Many teenagers who are going through addiction rehab often find they lack the vocabulary to express themselves completely in a way that outsiders can understand.  Because there are so many emotions involved, they can easily become intimidated just by talking about their experiences.  Therapists often find that teen art therapy for drug abuse is an effective way to help teenagers express what they are thinking and feeling.

Teenagers do not always have the type of vocabulary they need to articulate their thoughts and perceptions accurately and effectively.  Drawing, painting, and other forms of artistic expression can often bridge the gap between thoughts and feelings and verbal expression.  Then, and only then, can the healing process truly begin.

That is why teen art therapy for drug abuse is so important.  Art therapy does not just provide a productive outlet for the troubled teen; it facilitates self-discovery and personal empowerment.  It can become a form of relaxation and can distract the suffering teenager by providing a way to communicate without having to actually talk.

Creating artwork can help them find footing on their road to recovery in a number of beneficial ways.  Even looking at artwork and discussing its genesis can become a powerful tool in therapy.  It can open locked doors and provide a way to openly discuss issues that are troubling without feeling invasive or intimidating.  Teenagers already struggle to accurately convey what is on their mind; art therapy allows them to say what they think and feel without feeling like they will be judged.

The Challenges of Art Therapy with Teens

Teenagers face many challenges as they navigate the often-bumpy road to adulthood, and sometimes a teen may need assistance from a therapist or other professional. Some therapists find that creating art can be a beneficial activity for struggling teens. Unfortunately, some teens can be resistant to this form of therapy, often because they are self-conscious about themselves and their artistic skills. These teen art therapy challenges can be overcome with a little bit of persistence and creativity.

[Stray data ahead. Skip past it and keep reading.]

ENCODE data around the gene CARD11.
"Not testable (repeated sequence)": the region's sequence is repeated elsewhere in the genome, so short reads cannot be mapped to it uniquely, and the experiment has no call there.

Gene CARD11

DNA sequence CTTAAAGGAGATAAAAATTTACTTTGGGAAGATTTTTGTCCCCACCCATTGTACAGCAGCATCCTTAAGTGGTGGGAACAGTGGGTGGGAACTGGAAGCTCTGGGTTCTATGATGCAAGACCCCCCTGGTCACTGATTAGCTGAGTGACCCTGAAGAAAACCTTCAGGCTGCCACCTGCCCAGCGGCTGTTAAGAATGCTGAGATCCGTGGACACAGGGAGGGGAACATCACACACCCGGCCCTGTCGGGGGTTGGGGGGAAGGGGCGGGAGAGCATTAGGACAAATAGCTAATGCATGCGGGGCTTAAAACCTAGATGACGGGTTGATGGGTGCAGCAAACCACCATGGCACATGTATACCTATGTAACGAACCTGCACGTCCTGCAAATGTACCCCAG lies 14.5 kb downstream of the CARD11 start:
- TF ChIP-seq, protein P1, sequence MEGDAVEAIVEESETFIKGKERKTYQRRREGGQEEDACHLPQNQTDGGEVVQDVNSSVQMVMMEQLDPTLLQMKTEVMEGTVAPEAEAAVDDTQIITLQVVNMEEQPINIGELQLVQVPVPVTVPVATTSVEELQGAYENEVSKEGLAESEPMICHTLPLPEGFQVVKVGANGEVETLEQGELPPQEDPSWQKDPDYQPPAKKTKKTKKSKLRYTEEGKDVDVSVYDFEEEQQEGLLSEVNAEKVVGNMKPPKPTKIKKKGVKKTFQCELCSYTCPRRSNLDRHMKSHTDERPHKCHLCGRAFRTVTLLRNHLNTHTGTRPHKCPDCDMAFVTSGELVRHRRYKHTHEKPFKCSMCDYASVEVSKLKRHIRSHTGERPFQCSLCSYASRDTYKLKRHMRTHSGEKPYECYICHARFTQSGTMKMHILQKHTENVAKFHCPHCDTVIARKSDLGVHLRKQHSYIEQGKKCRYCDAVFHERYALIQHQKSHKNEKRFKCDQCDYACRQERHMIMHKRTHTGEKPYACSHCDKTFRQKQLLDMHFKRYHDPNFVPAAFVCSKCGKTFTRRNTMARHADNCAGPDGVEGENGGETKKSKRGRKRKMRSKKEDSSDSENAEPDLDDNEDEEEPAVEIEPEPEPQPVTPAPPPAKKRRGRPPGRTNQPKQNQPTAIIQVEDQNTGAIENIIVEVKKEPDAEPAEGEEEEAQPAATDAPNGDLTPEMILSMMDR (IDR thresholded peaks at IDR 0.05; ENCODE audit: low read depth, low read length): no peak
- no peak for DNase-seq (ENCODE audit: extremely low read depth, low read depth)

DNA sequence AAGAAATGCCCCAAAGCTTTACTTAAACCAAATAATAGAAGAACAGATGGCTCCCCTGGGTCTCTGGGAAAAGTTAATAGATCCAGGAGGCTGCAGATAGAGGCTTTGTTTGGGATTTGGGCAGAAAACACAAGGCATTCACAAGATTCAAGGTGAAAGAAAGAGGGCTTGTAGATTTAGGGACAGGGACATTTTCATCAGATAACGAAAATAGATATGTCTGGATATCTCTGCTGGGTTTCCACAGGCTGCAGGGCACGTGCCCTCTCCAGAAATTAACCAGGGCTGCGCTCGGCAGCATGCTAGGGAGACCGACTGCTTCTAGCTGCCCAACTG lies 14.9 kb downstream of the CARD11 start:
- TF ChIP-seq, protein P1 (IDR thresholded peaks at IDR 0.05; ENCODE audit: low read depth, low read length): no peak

One way to encourage teens to overcome their reluctance to try art therapy is to introduce timed challenges. Giving them art supplies and setting a timer can add a sense of urgency to the session; this often helps them to stop thinking and worrying too much, so they can let their creativity show. If there are several teens in the session, having them compete to see who finishes first can also encourage them to stop listening to that inner critic.

Some teens enjoy altering magazine photos by painting or drawing on them. This works well because the teenager does not have to worry about his or her own artistic skills – the basic image has already been created, and all they have to do is paint or draw over it! This can be a fun and amusing activity for both the teenagers and the adult therapist.

Many teens who engage in art therapy have increased self-esteem and coping skills. While teen art therapy challenges may be frustrating at first for both the teenager and the therapist, the results are certainly worth it.

Art Therapy and the Road to Recovery

There are a variety of benefits to teen art therapy, and that is why it is becoming an increasingly popular tool in helping teens who are on the road to recovery from addictions or other issues.  Teen art therapy benefits include things like an increased sense of self, patience, stress relief, and an outlet for communicating non-verbally.

Art therapy can help individuals process their emotions in a healthy way without always having to verbalize those emotions.  Teenagers, especially, often find they lack either the vocabulary or the motivation to discuss the way they feel.  And yet this is an important step on the road to recovery.  Creating art can facilitate communication by allowing the individual to create something that speaks to them and opens up the communication without having to necessarily speak.

Art therapy can also provide a way for the addict to find peace during their recovery.  Addicts are often in a state of unrest because they are constantly preoccupied with worries associated with their addictive lifestyle.  Art can become a means for calming their minds and helping to free themselves from the chaos that surrounds their addictive life.